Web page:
First, there were photographers present at the event but not videotape of the crowd, nor the attempts by Miss Carey to interact with some of your better-known Republicans. So reverting to a peculiar kind of journalism mixed with fiction mixed with satire that served us kind of well during the Michael Jackson trial, we present our dramatic version of what happened at that fundraiser, "Mary Carey Puppet Theatre."


UNIDENTIFIED MALE: OK, Mary, here come the politicians.

"MARY CAREY": Hi, Mr. DeLay. I'm - bye! Mr. Speaker? My name is -

· nice meeting you.

"UNIDENTIFIED MALE": Hey, Mary, it's the big guy, the president.

"PRES. GEORGE W. BUSH": Need some wood?


OLBERMANN: And now the real thing. Good evening, Mary Carey. How are you?

MARY CAREY: I love that puppet show! That was great.

OLBERMANN: Thank you much. Was it like that at all? Did we get anything right?

CAREY: Actually, no, they had, like, a really strict security on me and they kept me really far from the president. And I had this NRCC guy, who everywhere I went, you know, I tried to lose him and I couldn't. He followed me around and - but it turned out he's really, really hot, and I had a lot of fun with him, so - nothing dirty, just...


CAREY: We had fun, you know?

OLBERMANN: Just an enjoyable time at a political dinner.

CAREY: Exactly.

OLBERMANN: Right. But the politicians, you got the sense, though, that they were kind of avoiding you?

CAREY: I was told - actually, the guy from the NRCC, his job was to keep me away from the congressmen and the Senate. If I were to approach any of them, to make sure they were fully aware of who I was and tell them that it might be bad for them to take a photo with me, so...

OLBERMANN: This would be probably the all-time first time that's ever happened in Washington, that you had to keep a young lady away - or you had to keep the congressmen - the young lady away from the congressmen, as opposed to the other way around.

CAREY: Yes, probably the first. I really wanted to meet President Bush, though, like, you know, up close and personal. I was kind of disappointed.

OLBERMANN: And that never - that was never even close, that.

CAREY: No, they actually - I was told that they had people ready to tackle me if I tried to, you know, get up close to him. And they were worried about me maybe flashing or streaking through the dinner. And I mean, I can't believe they'd think I would do that. I'm a serious politician. I would never want to, you know, jeopardize my, you know, future career like that.

OLBERMANN: Well, despite the fact that you didn't get to meet the president and there were other limitations to the evening, was it fun anyway?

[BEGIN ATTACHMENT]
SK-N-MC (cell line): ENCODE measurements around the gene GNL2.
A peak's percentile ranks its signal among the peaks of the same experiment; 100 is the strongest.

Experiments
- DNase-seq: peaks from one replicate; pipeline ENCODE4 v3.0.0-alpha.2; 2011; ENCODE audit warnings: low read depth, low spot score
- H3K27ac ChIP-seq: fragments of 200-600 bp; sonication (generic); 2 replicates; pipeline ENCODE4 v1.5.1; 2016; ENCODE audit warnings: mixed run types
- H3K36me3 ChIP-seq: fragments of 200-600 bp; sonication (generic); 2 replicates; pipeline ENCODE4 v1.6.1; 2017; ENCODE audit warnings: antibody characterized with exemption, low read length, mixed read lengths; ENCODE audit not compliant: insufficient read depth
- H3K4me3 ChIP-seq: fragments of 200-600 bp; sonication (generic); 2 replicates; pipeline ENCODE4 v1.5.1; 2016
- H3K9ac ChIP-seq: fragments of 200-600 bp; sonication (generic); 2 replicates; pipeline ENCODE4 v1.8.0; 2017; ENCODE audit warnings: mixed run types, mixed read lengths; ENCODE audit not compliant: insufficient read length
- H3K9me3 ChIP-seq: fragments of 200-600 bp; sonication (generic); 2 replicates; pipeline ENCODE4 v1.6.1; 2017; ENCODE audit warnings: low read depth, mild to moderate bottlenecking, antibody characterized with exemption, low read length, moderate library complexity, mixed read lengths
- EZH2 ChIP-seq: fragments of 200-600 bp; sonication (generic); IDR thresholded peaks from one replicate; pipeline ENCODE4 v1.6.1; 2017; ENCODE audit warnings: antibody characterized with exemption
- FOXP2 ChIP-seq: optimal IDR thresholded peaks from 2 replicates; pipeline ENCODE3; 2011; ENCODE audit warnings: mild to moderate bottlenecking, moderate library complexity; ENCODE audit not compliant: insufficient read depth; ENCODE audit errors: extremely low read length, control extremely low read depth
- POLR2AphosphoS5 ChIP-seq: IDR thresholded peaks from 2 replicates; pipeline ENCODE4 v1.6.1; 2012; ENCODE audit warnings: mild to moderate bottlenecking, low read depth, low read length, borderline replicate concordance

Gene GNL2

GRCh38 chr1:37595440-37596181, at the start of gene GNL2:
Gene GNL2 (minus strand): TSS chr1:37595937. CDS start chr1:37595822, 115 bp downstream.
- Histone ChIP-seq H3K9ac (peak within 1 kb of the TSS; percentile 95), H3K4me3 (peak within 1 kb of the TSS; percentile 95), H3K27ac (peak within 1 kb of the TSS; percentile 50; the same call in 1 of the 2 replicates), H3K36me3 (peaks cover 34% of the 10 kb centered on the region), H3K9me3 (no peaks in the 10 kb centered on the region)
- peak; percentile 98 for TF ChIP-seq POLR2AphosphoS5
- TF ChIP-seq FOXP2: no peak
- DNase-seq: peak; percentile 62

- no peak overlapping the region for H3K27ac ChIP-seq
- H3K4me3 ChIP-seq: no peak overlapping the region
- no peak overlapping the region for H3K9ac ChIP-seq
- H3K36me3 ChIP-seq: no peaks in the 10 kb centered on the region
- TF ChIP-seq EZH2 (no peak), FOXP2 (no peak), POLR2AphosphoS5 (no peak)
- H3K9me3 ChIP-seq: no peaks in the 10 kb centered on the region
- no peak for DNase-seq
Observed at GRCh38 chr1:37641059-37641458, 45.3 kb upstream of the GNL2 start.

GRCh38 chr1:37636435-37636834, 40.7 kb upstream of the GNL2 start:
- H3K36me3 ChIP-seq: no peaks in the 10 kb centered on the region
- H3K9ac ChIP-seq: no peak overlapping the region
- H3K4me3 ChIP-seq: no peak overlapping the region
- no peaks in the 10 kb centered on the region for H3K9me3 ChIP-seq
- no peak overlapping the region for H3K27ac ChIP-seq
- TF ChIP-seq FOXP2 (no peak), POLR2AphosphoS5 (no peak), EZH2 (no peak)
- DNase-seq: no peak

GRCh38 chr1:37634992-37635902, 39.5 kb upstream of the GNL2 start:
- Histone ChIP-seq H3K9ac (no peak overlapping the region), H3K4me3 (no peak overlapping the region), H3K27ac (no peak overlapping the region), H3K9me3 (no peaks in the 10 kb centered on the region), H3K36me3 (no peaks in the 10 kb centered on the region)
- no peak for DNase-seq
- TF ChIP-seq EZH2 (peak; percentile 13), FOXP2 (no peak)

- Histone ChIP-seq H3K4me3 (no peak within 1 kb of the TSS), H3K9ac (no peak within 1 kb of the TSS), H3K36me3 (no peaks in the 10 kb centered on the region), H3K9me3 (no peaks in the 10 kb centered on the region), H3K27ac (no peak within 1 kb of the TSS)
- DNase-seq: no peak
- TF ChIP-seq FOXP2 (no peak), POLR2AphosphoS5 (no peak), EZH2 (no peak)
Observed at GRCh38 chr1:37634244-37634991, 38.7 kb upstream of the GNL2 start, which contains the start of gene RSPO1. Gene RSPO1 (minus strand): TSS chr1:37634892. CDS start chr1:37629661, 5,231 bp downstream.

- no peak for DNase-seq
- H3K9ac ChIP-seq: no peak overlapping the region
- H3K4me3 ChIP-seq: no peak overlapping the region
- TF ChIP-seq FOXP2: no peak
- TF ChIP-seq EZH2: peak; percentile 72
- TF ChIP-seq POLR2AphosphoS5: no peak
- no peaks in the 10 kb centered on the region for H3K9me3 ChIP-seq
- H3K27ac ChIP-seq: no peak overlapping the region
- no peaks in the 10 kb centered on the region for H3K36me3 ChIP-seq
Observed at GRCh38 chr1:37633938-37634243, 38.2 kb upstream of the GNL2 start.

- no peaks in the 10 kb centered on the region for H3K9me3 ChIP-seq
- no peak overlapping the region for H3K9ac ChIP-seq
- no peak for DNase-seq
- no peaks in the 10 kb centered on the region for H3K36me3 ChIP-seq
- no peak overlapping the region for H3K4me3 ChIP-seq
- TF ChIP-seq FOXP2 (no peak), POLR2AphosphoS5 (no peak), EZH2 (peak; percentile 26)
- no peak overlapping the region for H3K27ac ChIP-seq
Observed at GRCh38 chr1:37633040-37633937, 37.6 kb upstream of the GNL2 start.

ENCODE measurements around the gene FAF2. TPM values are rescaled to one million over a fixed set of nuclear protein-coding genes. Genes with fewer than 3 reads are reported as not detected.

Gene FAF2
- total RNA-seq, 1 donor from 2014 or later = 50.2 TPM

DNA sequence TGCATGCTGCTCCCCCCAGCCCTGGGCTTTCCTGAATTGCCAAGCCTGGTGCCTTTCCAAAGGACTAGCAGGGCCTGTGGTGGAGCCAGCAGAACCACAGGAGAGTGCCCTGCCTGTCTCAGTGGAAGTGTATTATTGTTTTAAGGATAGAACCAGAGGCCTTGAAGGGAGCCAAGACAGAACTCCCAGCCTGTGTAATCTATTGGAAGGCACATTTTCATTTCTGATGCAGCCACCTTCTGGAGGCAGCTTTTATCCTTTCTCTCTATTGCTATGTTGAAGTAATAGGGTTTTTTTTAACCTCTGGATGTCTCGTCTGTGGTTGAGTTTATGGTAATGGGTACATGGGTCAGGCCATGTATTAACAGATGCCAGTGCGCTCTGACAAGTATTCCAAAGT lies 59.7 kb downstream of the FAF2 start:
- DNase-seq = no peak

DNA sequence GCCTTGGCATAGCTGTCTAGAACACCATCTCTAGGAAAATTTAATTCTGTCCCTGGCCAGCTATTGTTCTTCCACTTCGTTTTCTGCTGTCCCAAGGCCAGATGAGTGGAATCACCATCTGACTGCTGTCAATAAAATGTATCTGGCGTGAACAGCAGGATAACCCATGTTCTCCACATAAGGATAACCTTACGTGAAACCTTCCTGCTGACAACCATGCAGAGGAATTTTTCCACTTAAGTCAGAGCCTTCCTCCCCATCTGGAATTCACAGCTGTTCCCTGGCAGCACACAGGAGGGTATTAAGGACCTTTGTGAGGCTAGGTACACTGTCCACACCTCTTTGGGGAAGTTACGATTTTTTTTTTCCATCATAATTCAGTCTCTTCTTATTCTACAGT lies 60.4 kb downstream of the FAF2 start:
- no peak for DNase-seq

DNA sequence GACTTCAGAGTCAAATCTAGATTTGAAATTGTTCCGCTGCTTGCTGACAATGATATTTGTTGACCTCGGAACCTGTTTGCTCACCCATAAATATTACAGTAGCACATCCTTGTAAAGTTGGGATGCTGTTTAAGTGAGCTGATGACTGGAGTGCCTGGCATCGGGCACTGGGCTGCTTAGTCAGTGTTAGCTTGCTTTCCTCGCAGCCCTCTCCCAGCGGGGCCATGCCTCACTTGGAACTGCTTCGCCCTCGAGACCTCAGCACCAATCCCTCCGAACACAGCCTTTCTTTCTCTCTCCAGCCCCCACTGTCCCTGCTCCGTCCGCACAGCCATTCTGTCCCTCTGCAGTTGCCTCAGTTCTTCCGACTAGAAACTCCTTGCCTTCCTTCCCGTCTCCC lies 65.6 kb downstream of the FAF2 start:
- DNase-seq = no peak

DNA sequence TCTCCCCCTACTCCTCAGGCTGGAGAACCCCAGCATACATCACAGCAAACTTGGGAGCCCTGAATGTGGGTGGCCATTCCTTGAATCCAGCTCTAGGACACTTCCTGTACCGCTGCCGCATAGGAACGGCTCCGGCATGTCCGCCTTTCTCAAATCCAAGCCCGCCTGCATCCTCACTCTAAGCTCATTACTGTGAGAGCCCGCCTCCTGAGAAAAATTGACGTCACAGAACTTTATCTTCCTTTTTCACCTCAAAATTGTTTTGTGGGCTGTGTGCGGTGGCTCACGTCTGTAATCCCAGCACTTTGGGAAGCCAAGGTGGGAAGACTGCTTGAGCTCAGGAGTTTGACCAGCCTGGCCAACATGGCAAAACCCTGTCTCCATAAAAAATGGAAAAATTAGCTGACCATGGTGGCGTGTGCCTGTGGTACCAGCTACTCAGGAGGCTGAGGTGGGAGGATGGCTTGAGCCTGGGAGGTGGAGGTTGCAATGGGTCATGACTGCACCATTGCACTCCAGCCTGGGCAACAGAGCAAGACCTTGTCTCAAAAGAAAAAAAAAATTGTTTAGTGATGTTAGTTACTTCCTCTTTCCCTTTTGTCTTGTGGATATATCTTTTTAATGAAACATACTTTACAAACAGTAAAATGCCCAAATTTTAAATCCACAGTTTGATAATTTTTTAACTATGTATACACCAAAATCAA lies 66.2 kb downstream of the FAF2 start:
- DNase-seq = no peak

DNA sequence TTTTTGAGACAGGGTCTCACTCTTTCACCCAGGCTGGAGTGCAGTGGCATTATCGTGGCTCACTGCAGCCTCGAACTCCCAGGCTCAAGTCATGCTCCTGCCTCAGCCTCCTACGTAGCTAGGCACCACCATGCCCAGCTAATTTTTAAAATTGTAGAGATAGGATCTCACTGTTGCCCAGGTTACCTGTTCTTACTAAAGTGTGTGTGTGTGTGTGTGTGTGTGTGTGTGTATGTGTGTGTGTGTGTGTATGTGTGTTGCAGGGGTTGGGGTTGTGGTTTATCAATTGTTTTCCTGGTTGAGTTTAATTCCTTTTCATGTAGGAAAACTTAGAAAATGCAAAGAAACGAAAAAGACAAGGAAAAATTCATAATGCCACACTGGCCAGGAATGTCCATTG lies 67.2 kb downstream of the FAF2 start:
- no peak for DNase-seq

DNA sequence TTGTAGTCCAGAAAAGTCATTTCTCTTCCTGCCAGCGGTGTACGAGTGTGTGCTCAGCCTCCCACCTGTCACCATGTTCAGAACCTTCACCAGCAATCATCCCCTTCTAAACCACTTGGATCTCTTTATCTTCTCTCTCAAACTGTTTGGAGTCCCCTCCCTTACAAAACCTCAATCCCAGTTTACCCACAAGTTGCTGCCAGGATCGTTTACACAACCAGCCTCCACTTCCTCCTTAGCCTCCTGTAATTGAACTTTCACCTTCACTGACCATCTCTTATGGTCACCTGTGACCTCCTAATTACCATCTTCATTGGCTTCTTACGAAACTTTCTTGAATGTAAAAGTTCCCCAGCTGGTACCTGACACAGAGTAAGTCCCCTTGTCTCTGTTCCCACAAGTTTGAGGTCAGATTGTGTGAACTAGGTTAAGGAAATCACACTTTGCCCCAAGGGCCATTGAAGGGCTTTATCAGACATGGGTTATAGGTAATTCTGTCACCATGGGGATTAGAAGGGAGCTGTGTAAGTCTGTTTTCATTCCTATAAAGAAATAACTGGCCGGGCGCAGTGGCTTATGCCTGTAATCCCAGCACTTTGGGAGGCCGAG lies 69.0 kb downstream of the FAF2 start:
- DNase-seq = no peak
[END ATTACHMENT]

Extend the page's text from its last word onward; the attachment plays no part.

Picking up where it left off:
CAREY: I had a great time. You know, Republicans can party almost as much as porn stars.


CAREY: I think they can drink just as much. There were some really drunk guys by the end of the night. I was getting propositions to have threesomes with wives or mistresses. I was offered money from oil tycoons! I mean, it's pretty exciting. I didn't take any money and I didn't do any threesomes, but it was pretty - I was just surprised. I thought everyone would be stuck up and no one was going to like me. And everyone loved me and got drunk and took pictures with me. So I want to keep going to Republican events. I'm a fully converted Republican now.

OLBERMANN: Well, but did you do fund-raising of your own? And I mean that literally, in terms of your political campaign for next year.

CAREY: I actually did. I met this really nice guy from Ohio. And when I met him, I told him - he asked me what I do, you know, because I had my little badge that said Mary. And I said I ran for governor of California. And he told me he has some rich friends who'd give me $10 million possibly towards the next campaign. And he introduced me to all his friends. And it turned out when they found out I was a porn star, his friend's owns strip clubs, and they're going to book me to make appearances in the strip clubs. So I networked and made some jobs - you know, some future job and work possibilities.

OLBERMANN: So this - this guy who was at the Republican fund-raiser last night, his sister owns a bunch of strip clubs?

CAREY: Yes. I actually met them at the cocktail party the first day. And they told me that, yes. And we actually called his sister, and they're probably going to book me at their strip clubs. And I actually met another guy who owns some famous magician. And they were talking about booking me in Japan for appearances. And he actually told me some funny things, like he has parties with congressmen, and if I could get some girls together, I just couldn't talk about it...


CAREY: Yes, it was great. I had a lot of fun!

OLBERMANN: And all of this happens on your birthday? I mean, you're not supposed to ask a lady her age, but how many now?

CAREY: I'm 25, which - it doesn't seem that old, but porno years is like dog years, so I'm really, like, 60.


OLBERMANN: If you think I'm going to say anything after that, you're out of your mind. I'm not going to say a word!

CAREY: You're really cute. I wanted to meet you in person. I'm kind of disappointed right now.

OLBERMANN: Well, I'm here in Secaucus, New Jersey, so I'm all - I begin the day disappointed. But thanks very much for that, Mary. Mary Carey from the President's Dinner...

CAREY: Thank you.

OLBERMANN:... the 2003 California gubernatorial contest, and the

2006 California lieutenant governor race. Many thanks, and - and have a - have a good whatever.

CAREY: Thank you.

OLBERMANN: And that's Countdown. I'm Keith Olbermann. Tucker Carlson's next with "THE SITUATION." And as usual, we have left him with the best situation we could think of. Good night, and good luck.